With war threatening to escalate in the Middle East, as well as crises in Ecuador and many other parts of the world, most people are not even aware that the annual World Economic Forum in Davos, Switzerland is rolling around again this week. In the context of sharpening inequalities, and perilous global politics, what relevance does this gathering have outside the elite bubble? The Forum’s annual Global Risks Report itself posits misinformation, societal polarization, extreme weather conditions, conflict, and rising cost of living among the key risks to the global economy this year. What the WEF has failed to define is that for many, the coming year does not bring the threat of multiple crises.
Israeli President Isaac Herzog has been targeted with a criminal complaint during a visit to Switzerland, Swiss prosecutors said on Friday, amid allegations of crimes against humanity over the war in Gaza. The Federal Prosecutor’s Office (BA) confirmed that it had received a criminal complaint against the Israeli president, who was at the World Economic Forum’s annual meeting in Davos on Thursday to discuss the Gaza war. “The criminal complaints will now be examined in accordance with the usual procedure,” BA said in a statement, adding that it was in contact with the foreign ministry “to examine the question of the immunity of the person concerned”.
The annual jamboree of the rich global elite called the World Economic Forum (WEF) is under way again in the luxury ski resort of Davos, Switzerland. Thousands will attend and many of the ‘great and good’ of political and corporate leaders have arrived in their private jets with huge entourages. The speakers include China’s premier Li Qiang, the head of the EU, Ursula von de Leyen, Zelenskyy from Ukraine and many top business leaders. The WEF aims to discuss the challenges facing humanity in 2024 and onwards. These challenges, however, are primarily seen from the point of view of global capital and any proposed policy solutions are driven by the aim to sustain the world capitalist order.
The wealth of the world’s top five richest men has more than doubled since 2020 while 4.8 billion people, or 60% of humanity, have been further impoverished. At this rate, while it could only take a decade for the world to have its first trillionaire, it will take 229 years to ensure that no person is living in poverty. These findings are part of a new report titled Inequality Inc. published by Oxfam International, released on the eve of the World Economic Forum meeting in Davos, Switzerland. “We’re witnessing the beginnings of a decade of division, with billions of people shouldering the economic shockwaves of pandemic, inflation and war, while billionaires’ fortunes boom.
At the start of each year, the World Economic Forum—organiser of the annual Davos conference currently underway in Switzerland—releases its list of the ‘global risks’ expected to dominate over the following twelve months. This year, researchers at the WEF decided that these risks are so great, and so interwoven, that we are now entering an era of ‘polycrisis’. The clearest risk in the immediate term is a global recession. The UK, most of Europe and the US are pretty much guaranteed to go into recession in 2023. The downturn will be worse in Europe due to the ongoing energy crisis and the war in Ukraine. The fact that an inflationary crisis—and, relatedly, a cost of living crisis—is taking place alongside this economic downturn makes the outlook even more grim. We’ve had a decade of slow growth and, looking ahead, it’s hard to see where growth is going to come from in the future.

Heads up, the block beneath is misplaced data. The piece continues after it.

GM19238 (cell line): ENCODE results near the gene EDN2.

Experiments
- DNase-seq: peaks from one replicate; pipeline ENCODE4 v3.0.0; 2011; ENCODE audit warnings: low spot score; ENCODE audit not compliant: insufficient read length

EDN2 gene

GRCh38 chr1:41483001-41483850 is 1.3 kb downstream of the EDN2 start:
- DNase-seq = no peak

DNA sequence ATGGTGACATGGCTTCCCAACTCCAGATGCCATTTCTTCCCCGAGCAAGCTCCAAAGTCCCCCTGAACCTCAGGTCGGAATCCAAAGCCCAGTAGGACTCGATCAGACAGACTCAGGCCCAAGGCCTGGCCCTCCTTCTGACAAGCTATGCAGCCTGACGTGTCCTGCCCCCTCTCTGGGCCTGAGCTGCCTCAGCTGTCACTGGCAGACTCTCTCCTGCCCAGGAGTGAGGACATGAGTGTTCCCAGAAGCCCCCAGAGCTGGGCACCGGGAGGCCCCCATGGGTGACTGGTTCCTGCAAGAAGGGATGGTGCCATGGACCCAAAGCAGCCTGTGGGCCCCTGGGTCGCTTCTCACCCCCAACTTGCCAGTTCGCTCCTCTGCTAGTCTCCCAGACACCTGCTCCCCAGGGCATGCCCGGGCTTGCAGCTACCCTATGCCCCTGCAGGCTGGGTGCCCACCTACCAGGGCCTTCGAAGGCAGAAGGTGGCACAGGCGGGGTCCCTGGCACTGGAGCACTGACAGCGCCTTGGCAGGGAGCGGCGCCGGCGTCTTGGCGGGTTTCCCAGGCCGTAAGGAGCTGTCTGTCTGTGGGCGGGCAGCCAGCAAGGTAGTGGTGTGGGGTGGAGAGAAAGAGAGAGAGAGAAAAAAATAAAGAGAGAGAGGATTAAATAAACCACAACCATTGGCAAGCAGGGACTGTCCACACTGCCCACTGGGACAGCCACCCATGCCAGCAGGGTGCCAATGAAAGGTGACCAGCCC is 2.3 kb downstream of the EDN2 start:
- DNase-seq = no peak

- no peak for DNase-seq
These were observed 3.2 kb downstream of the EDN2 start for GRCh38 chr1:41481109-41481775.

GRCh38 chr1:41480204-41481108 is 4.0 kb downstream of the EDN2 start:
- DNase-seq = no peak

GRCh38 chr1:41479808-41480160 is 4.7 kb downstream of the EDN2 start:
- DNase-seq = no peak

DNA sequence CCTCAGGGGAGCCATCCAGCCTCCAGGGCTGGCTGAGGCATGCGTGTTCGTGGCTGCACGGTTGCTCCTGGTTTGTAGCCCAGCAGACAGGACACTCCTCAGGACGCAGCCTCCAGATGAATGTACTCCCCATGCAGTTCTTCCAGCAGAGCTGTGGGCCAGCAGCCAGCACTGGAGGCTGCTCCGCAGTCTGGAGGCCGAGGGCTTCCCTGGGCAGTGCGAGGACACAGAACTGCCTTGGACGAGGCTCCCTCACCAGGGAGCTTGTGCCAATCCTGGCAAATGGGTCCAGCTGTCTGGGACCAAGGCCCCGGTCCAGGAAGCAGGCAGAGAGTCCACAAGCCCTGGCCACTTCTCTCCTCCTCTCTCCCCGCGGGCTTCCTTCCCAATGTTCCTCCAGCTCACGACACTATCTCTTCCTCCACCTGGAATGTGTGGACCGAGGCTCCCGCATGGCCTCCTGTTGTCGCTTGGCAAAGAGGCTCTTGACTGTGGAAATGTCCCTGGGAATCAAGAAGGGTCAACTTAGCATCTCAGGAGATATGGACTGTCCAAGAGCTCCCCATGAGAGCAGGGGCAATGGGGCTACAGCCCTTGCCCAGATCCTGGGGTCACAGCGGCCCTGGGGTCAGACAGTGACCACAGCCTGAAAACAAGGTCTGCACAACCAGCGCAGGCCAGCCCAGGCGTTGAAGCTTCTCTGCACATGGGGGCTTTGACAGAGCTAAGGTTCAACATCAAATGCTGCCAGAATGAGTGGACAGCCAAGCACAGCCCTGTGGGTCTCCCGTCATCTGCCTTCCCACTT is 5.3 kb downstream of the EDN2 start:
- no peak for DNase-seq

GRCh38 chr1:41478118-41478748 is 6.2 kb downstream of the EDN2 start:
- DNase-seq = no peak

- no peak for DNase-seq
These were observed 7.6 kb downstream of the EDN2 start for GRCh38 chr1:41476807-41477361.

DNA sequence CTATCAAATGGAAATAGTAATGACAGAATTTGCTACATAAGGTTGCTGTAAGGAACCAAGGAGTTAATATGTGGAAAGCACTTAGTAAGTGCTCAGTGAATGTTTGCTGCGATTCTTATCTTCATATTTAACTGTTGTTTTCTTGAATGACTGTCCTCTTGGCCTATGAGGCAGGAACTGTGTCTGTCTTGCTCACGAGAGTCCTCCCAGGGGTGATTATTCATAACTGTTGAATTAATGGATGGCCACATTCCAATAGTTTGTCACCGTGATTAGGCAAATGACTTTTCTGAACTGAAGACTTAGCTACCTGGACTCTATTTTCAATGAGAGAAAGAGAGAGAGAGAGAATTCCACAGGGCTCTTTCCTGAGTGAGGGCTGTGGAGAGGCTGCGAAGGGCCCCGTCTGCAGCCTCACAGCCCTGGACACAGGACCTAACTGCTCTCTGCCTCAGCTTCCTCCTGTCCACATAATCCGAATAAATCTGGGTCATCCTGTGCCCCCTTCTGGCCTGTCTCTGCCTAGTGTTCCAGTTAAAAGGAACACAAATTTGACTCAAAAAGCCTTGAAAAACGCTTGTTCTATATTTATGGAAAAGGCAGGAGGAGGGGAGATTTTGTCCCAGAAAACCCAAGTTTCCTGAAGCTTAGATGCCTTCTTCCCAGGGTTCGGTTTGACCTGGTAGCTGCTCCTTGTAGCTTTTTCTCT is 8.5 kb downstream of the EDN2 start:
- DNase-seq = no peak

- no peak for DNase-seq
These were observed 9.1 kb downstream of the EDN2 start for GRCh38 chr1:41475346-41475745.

Last week the Saudis publicly snubbed the Biden administration. Several outlet picked up on that. The snub is significant. While lots of top U.S. bankers will take part the Biden administration will be given no chance to influence the Saudi investment plans. However, the Biden's administration main propaganda outlet, the New York Times, won't have any of that. It depicts the Saudi snub as one done by the uninvited the Biden administration. It is also lying about the Biden administration's response: Some top American business leaders area headed to the Saudi business conference. But Biden administration officials, angry over the kingdom’s stance on oil production and ties with Russia, are staying away. The Biden administration’s message to corporate America was clear: Consider the reputation of the countries you do business with.
As the summit ended, this reality was brought home by a cover story in the Economist, published online Thursday, “The next war: The growing danger of great-power conflict.” The article’s introductory paragraphs paint a bleak picture: “In the past 25 years war has claimed too many lives. Yet even as civil and religious strife have raged in Syria, central Africa, Afghanistan and Iraq, a devastating clash between the world’s great powers has remained almost unimaginable.” “No longer,” declare the magazine’s editors. Amid the erosion of “the extraordinary military dominance that America and its allies have enjoyed,” war “on a scale and intensity not seen since the second world war is once again plausible. The world is not prepared.” The Economist noted the publication on January 19 of the Pentagon’s 2018 National Defense Strategy, which declared that “Inter-state strategic competition, not terrorism, is now the primary concern in US national security,” and argued for an aggressive expansion of the United States’ nuclear forces that could potentially put it in violation of the Intermediate-Range Nuclear Forces (INF) treaty.